Advertisement

Imagining, Creating, Playing, Sharing, Reflecting: How Online Community Supports Young People as Designers of Interactive Media

Chapter
Part of the Explorations in the Learning Sciences, Instructional Systems and Performance Technologies book series (LSIS)

Abstract

As young people design interactive media, they go through an iterative process of imagining, creating, playing, sharing, and reflecting. In this chapter, we describe how this iterative design process is ideally supported by having access to other people. We illustrate this through case studies of young people using the Scratch programming environment to create their own interactive media with support from the Scratch online community.

Keywords

Young People Young Person Online Community Interactive Medium Media Element 
These keywords were added by machine and not by the authors. This process is experimental and the keywords may be updated as the learning algorithm improves.

References

  1. Barron, B. J. S., Schwartz, D. L., Vye, N. J., Moore, A., Petrosino, A., Zech, L., et al. (1998). Doing with understanding: Lessons from research on problem- and project-based learning. The Journal of the Learning Sciences, 7, 271–310. doi: 10.1080/10508406.1998.9672056.Google Scholar
  2. Brown, J. S., Collins, A., & Duguid, P. (1989). Situated cognition and the culture of learning. Educational Researcher, 18(1), 32–42. doi: 10.3102/0013189X018001032.Google Scholar
  3. Bruckman, A. (1998). Community support for constructionist learning. Computer Supported Cooperative Work, 7, 47–86. doi: 10.1023/A:1008684120893.CrossRefGoogle Scholar
  4. Bruckman, A. (2006). Learning in online communities. In K. Sawyer (Ed.), Cambridge handbook of the learning sciences (pp. 461–472). New York, NY: Cambridge University Press.Google Scholar
  5. Buckingham, D., & Willett, R. (Eds.). (2006). Digital generations: Children, young people, and new media. London, UK: Routledge.Google Scholar
  6. Csikszentmihalyi, M. (1997). Creativity: Flow and the psychology of discovery and invention. New York, NY: Harper Perennial.Google Scholar
  7. Harel, I., & Papert, S. (1990). Software design as a learning environment. Interactive Learning Environments, 1, 1–32. doi: 10.1080/1049482900010102.CrossRefGoogle Scholar
  8. Ito, M. (2009). Engineering play: A cultural history of children’s software. Cambridge, MA: MIT Press.Google Scholar
  9. Ito, M., Baumer, S., Bittanti, M., Boyd, D., Cody, R., Herr-Stephenson, B., et al. (2009). Hanging out, messing around, geeking out: Living and learning with new media. Cambridge, MA: MIT Press.Google Scholar
  10. Jenkins, H., Purushotma, R., Weigel, M., Clinton, K., & Robison, A. (2006). Confronting the challenges of participatory culture: Media education for the 21st century. Cambridge, MA: MIT Press.Google Scholar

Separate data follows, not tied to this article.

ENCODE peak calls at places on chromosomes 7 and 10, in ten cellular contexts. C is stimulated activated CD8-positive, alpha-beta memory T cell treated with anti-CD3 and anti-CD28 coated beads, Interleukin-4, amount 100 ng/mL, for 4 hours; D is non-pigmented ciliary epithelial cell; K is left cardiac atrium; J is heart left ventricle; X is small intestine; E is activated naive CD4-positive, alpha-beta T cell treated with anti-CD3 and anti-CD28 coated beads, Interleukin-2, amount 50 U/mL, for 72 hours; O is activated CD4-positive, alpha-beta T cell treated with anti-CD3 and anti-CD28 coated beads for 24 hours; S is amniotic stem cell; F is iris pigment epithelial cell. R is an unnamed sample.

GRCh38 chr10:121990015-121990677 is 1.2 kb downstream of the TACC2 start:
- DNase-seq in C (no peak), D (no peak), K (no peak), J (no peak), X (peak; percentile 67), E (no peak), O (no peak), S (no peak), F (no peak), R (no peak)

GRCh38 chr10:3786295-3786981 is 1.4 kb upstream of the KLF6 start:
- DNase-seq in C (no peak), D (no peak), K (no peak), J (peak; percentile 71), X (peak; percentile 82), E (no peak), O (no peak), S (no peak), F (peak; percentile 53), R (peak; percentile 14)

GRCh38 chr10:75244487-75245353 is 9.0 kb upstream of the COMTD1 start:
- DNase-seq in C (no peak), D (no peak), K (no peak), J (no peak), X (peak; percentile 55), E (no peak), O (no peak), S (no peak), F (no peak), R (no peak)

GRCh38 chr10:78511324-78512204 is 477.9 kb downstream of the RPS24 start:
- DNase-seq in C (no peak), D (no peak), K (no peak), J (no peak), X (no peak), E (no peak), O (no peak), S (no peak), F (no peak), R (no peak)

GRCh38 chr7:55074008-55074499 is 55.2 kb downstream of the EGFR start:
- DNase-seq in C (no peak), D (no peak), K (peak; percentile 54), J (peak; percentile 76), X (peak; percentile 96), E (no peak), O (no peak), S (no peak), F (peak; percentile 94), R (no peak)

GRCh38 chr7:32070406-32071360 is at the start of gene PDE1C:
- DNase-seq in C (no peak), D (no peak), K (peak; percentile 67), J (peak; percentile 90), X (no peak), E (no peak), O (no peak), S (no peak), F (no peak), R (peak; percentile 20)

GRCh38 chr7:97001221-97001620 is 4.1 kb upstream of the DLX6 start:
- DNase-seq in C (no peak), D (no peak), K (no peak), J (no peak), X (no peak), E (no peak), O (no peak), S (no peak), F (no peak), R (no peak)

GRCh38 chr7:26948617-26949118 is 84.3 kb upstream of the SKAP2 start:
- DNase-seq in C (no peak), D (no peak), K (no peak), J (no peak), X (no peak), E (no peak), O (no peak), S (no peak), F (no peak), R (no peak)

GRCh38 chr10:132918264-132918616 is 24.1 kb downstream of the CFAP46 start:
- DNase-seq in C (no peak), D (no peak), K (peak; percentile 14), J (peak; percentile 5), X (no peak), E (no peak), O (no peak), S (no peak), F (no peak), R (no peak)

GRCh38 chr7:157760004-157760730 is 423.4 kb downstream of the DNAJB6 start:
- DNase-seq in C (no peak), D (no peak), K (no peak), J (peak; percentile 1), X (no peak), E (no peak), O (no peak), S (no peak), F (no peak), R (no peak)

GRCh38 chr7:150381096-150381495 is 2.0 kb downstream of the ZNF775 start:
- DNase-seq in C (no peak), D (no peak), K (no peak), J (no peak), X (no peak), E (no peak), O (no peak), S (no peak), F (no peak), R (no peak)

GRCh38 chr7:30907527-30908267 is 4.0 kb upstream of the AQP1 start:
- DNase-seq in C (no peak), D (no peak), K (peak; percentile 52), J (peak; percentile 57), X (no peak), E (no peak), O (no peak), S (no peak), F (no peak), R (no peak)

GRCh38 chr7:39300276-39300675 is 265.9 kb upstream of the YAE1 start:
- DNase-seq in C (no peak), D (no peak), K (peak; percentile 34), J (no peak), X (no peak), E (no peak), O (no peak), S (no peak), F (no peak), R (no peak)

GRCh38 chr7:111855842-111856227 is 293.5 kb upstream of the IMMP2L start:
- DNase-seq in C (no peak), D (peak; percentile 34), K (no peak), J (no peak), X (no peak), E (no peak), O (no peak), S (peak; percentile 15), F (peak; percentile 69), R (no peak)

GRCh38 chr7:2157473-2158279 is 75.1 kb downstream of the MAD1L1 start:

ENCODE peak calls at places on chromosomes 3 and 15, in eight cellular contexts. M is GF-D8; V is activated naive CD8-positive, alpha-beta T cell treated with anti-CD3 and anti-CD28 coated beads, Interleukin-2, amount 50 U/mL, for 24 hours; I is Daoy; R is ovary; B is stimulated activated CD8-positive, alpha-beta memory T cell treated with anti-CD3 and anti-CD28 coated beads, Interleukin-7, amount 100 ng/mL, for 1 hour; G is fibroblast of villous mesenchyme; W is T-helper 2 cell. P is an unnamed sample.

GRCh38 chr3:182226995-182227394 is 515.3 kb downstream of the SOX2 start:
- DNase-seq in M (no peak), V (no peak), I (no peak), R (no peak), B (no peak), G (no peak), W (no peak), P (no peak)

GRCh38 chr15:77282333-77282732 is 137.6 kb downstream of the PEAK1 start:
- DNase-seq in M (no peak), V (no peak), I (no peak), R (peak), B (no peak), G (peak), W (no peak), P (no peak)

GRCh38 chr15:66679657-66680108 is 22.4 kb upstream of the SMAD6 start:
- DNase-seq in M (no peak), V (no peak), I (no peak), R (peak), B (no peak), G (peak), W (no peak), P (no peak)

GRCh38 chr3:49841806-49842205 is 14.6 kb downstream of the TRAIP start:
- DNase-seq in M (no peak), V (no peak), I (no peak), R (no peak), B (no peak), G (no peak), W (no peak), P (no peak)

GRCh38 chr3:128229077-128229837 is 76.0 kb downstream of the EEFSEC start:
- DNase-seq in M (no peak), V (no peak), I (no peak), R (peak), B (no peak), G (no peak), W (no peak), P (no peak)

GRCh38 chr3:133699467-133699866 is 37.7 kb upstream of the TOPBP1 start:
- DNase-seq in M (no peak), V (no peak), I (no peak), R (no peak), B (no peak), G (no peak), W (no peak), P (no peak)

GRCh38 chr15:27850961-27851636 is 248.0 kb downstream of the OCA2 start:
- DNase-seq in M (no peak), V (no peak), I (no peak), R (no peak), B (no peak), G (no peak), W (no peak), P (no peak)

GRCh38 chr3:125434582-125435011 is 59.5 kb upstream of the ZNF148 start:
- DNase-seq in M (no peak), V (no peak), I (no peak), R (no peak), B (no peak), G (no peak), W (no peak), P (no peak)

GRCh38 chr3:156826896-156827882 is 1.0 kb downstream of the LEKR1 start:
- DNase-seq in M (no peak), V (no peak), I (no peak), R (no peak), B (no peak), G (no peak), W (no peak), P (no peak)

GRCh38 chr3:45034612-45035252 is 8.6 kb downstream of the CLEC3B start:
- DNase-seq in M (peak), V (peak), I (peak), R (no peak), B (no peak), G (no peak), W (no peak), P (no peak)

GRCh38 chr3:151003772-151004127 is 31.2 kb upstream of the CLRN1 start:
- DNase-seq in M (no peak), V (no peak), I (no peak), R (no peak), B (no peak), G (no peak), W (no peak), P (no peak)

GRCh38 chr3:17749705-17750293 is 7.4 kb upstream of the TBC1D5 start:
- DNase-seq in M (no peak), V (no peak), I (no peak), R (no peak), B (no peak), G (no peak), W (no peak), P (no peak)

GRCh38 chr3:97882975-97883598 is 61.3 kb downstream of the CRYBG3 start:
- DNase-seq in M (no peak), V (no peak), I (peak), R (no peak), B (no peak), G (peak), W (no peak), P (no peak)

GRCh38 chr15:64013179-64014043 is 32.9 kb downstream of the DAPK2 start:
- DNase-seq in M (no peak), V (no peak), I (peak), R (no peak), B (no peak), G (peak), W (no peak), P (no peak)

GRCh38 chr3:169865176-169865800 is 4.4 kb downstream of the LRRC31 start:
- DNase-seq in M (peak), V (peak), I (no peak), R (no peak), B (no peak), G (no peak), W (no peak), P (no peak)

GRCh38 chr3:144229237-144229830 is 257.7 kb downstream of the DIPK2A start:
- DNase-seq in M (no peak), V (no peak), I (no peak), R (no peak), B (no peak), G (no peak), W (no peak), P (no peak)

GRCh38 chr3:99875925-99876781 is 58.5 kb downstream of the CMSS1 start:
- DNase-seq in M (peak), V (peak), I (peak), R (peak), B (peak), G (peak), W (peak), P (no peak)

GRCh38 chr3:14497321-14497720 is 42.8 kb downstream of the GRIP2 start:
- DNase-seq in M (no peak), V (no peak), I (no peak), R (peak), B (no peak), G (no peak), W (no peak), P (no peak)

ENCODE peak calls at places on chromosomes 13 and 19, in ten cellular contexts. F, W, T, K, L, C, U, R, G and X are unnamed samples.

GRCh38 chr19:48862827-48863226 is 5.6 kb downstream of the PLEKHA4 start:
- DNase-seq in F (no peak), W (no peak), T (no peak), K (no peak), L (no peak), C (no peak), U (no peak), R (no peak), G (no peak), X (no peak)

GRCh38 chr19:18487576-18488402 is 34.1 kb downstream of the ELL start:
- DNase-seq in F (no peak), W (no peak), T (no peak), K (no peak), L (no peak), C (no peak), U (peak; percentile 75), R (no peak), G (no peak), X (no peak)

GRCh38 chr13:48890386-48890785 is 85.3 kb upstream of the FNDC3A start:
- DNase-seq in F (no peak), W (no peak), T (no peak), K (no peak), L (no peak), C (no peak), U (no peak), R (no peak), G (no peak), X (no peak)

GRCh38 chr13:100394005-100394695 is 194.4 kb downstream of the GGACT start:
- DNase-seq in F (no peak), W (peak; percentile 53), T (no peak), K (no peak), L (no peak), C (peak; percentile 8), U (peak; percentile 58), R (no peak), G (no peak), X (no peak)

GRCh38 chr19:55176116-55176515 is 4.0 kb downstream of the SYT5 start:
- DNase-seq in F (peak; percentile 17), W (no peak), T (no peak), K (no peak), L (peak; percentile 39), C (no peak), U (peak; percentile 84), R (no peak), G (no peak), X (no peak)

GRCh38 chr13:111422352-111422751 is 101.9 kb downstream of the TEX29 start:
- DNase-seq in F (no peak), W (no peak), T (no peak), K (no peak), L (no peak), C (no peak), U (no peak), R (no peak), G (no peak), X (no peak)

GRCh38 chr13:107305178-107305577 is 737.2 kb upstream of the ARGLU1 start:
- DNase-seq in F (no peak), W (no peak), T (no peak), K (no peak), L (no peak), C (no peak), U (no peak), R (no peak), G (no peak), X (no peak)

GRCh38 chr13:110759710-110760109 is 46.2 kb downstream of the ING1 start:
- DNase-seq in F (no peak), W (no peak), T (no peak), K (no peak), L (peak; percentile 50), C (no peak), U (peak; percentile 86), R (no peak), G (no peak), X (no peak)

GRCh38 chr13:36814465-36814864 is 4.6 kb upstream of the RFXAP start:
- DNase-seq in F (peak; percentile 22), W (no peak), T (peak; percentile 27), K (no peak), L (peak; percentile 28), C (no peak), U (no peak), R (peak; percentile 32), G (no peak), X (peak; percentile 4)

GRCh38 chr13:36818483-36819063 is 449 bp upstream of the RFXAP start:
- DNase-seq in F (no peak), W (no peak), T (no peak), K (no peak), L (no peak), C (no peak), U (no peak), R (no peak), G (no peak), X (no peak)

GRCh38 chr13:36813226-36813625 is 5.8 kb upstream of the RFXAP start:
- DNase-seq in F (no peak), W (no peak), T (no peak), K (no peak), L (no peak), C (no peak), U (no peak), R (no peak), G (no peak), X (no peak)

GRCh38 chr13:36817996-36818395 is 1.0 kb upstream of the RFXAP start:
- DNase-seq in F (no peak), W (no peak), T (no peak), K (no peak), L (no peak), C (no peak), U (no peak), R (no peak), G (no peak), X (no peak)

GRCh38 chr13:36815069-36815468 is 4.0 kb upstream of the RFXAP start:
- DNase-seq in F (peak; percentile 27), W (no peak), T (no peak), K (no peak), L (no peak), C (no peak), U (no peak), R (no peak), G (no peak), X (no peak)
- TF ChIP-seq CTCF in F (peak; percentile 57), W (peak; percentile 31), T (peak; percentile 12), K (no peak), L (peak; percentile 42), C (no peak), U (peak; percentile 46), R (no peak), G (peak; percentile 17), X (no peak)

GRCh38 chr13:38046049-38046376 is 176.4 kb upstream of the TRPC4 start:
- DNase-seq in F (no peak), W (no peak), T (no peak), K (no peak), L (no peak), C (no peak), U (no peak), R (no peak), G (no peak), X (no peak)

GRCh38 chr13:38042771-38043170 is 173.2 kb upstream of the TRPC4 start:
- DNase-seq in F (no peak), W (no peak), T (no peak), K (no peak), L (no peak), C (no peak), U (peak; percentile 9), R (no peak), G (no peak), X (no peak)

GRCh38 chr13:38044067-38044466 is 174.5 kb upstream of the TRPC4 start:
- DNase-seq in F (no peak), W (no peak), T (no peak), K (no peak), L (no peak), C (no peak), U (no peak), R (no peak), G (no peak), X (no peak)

11. Kafai, Y. B. (1995). Minds in play: Computer game design as a context for children’s learning. Hillsdale, NJ: Erlbaum.Google Scholar
  12. Kafai, Y. B., & Resnick, M. (Eds.). (1996). Constructionism in practice: Designing, thinking, and learning in a digital world. Hillsdale, NJ: Erlbaum.Google Scholar
  13. Kolodner, J. L., Camp, P. J., Crismond, D., Fasse, B., Gray, J., Holbrook, J., et al. (2003). Problem-based learning meets case-based reasoning in the middle-school science classroom: Putting learning by DesignTM into practice. The Journal of the Learning Sciences, 12, 495–548. doi: 10.1207/S15327809JLS1204_2.CrossRefGoogle Scholar
  14. Krajcik, J. S., & Blumenfeld, P. C. (2006). Project-based learning. In K. Sawyer (Ed.), Cambridge handbook of the learning sciences (pp. 317–334). New York, NY: Cambridge University Press.Google Scholar
  15. Lave, J., & Wenger, E. (1991). Situated learning: Legitimate peripheral participation. New York, NY: Cambridge University Press.CrossRefGoogle Scholar
  16. Papert, S. (1980). Mindstorms: Children, computers, and powerful ideas. New York, NY: Basic Books.Google Scholar
  17. Perkins, D. N. (1986). Knowledge as design. Hillsdale, NJ: Erlbaum.Google Scholar
  18. Resnick, M. (2007). All I really need to know (about creative thinking) I learned (by studying how children learn) in kindergarten. In Proceedings of the 6th creativity & cognition conference (pp. 1–6). New York, NY: Association for Computing Machinery. doi:  10.1145/1254960.1254961
  19. Resnick, M., Maloney, J., Monroy-Hernández, A., Rusk, N., Eastmond, E., Brennan, K., et al. (2009). Scratch: Programming for all. Communications of the ACM, 52(11), 60–67. doi: 10.1145/1592761.1592779.CrossRefGoogle Scholar
  20. Rogoff, B. (1994). Developing understanding of the idea of communities of learners. Mind Culture and Activity, 1, 209–229. doi: 10.1080/10749039409524673.Google Scholar
  21. Salen, K. (2007). The ecology of games: Connecting youth, games, and learning. Cambridge, MA: MIT Press.Google Scholar
  22. Sawyer, K. (2006a). Explaining creativity: The science of human innovation. New York, NY: Oxford University Press.Google Scholar
  23. Sawyer, K. (2006b). The new science of learning. In K. Sawyer (Ed.), Cambridge handbook of the learning sciences (pp. 1–16). New York, NY: Cambridge University Press.Google Scholar

Copyright information

© Springer Science+Business Media New York 2013

Authors and Affiliations

  1. 1.Media LabMassachusetts Institute of TechnologyCambridgeUSA

Personalised recommendations